Feeds

South Korean convicted for tweeting Pyongyang propaganda

Twitter joke backfires for hapless Seoul man

Secure remote control for conventional and virtual desktops

A simple Twitter-based lampoon almost backfired for one South Korean user this week, after a Seoul court found him guilty of breaking the country’s strict national security law by retweeting North Korean propaganda.

Suwon District Court handed 24-year-old Park Jeong-geun a 10-month suspended prison sentence after ruling he had broken the National Security Law, which prohibits the glorification of the reclusive Asian dictatorship.

Park retweeted dozens of posts from the official Pyongyang account last year but claimed he was only doing it to take the mickey, according to the Washington Post.

He was spared a stretch inside after promising not to do it again, although he could have been banged up for seven years if the court had imposed the maximum available sentence.

The case will be a victory of sorts for North Korea and its new-ish supreme leader Kim Jong-un, having only set up the @uriminzok Twitter account back in August 2010.

The perils of living next to a nuclear-powered secretive state notwithstanding, the case highlights the problems encountered when ordinary folk attempt humour on the microblog.

An albeit pretty unfunny tweet from a certain Paul Chambers back in 2010, in which he jokingly threatened to blow up Robin Hood airport after it was closed due to snow, led to a two year battle through the courts to clear his name after he was found guilty of sending a menacing message.

Having won the backing of a string of high profile luvvies, Chambers eventually had his conviction quashed by the High Court earlier this year.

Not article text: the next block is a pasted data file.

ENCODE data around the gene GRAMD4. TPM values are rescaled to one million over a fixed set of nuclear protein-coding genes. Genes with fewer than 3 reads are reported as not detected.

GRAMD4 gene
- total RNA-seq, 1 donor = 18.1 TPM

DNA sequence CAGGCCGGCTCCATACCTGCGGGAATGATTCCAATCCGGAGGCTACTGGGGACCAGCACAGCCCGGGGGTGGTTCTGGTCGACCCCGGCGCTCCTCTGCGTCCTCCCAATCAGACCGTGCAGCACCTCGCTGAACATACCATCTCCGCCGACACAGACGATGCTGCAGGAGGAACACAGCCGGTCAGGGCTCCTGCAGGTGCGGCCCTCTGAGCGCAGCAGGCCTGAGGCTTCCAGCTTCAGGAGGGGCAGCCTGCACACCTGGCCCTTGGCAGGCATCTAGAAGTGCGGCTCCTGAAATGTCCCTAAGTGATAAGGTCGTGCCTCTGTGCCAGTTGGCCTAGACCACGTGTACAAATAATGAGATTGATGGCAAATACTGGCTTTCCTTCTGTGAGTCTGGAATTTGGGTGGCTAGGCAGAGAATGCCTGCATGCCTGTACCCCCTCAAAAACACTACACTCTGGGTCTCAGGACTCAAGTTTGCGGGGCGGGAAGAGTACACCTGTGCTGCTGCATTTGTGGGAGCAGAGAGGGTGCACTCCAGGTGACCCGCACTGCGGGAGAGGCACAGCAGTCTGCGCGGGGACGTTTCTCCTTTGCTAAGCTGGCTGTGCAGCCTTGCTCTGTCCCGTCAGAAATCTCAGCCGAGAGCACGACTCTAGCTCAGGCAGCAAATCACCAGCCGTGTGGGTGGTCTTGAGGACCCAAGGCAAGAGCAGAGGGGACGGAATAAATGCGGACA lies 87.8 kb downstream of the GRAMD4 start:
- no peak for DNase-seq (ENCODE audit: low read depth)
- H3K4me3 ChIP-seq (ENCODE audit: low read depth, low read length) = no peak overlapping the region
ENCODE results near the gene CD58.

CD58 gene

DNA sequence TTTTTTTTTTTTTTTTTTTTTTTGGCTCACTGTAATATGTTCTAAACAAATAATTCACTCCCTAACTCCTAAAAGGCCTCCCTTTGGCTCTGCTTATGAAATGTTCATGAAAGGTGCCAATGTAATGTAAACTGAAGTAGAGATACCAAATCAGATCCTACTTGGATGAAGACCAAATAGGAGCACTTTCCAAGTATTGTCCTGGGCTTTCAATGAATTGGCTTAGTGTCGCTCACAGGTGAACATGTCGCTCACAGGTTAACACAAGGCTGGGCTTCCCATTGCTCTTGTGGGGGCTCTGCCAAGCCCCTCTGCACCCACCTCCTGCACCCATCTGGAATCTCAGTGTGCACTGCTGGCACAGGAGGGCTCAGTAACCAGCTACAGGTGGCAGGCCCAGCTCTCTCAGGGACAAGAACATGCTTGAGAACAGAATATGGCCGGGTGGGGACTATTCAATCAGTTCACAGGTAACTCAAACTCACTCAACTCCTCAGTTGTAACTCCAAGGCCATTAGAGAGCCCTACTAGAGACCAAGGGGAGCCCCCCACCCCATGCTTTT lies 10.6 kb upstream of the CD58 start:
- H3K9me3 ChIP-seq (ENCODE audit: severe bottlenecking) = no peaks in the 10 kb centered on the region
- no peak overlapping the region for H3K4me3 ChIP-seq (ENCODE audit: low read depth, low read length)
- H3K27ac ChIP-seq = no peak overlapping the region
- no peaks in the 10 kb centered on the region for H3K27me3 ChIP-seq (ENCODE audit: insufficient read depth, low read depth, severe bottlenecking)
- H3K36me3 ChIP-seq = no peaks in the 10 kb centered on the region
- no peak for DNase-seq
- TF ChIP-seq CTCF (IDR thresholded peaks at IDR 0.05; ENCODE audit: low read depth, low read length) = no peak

He got off lightly compared to the plight of Chinese micro-blogger Zhai Xiaobing, who made the mistake of mocking the Communist Party ahead of the hugely important 18th Party Congress and was carted away by Public Security Bureau.

A petition has been launched calling for his release but Zhai remains in custody. ®

Secure remote control for conventional and virtual desktops

More from The Register

next story
Britain's housing crisis: What are we going to do about it?
Rent control: Better than bombs at destroying housing
Top beak: UK privacy law may be reconsidered because of social media
Rise of Twitter etc creates 'enormous challenges'
GCHQ protesters stick it to British spooks ... by drinking urine
Activists told NOT to snap pics of staff at the concrete doughnut
Ex US cybersecurity czar guilty in child sex abuse website case
Health and Human Services IT security chief headed online to share vile images
We need less U.S. in our WWW – Euro digital chief Steelie Neelie
EC moves to shift status quo at Internet Governance Forum
What do you mean, I have to POST a PHYSICAL CHEQUE to get my gun licence?
Stop bitching about firearms fees - we need computerisation
Oz biz regulator discovers shared servers in EPIC FACEPALM
'Not aware' that one IP can hold more than one Website
prev story

Whitepapers

5 things you didn’t know about cloud backup
IT departments are embracing cloud backup, but there’s a lot you need to know before choosing a service provider. Learn all the critical things you need to know.
Implementing global e-invoicing with guaranteed legal certainty
Explaining the role local tax compliance plays in successful supply chain management and e-business and how leading global brands are addressing this.
Backing up Big Data
Solving backup challenges and “protect everything from everywhere,” as we move into the era of big data management and the adoption of BYOD.
Consolidation: The Foundation for IT Business Transformation
In this whitepaper learn how effective consolidation of IT and business resources can enable multiple, meaningful business benefits.
High Performance for All
While HPC is not new, it has traditionally been seen as a specialist area – is it now geared up to meet more mainstream requirements?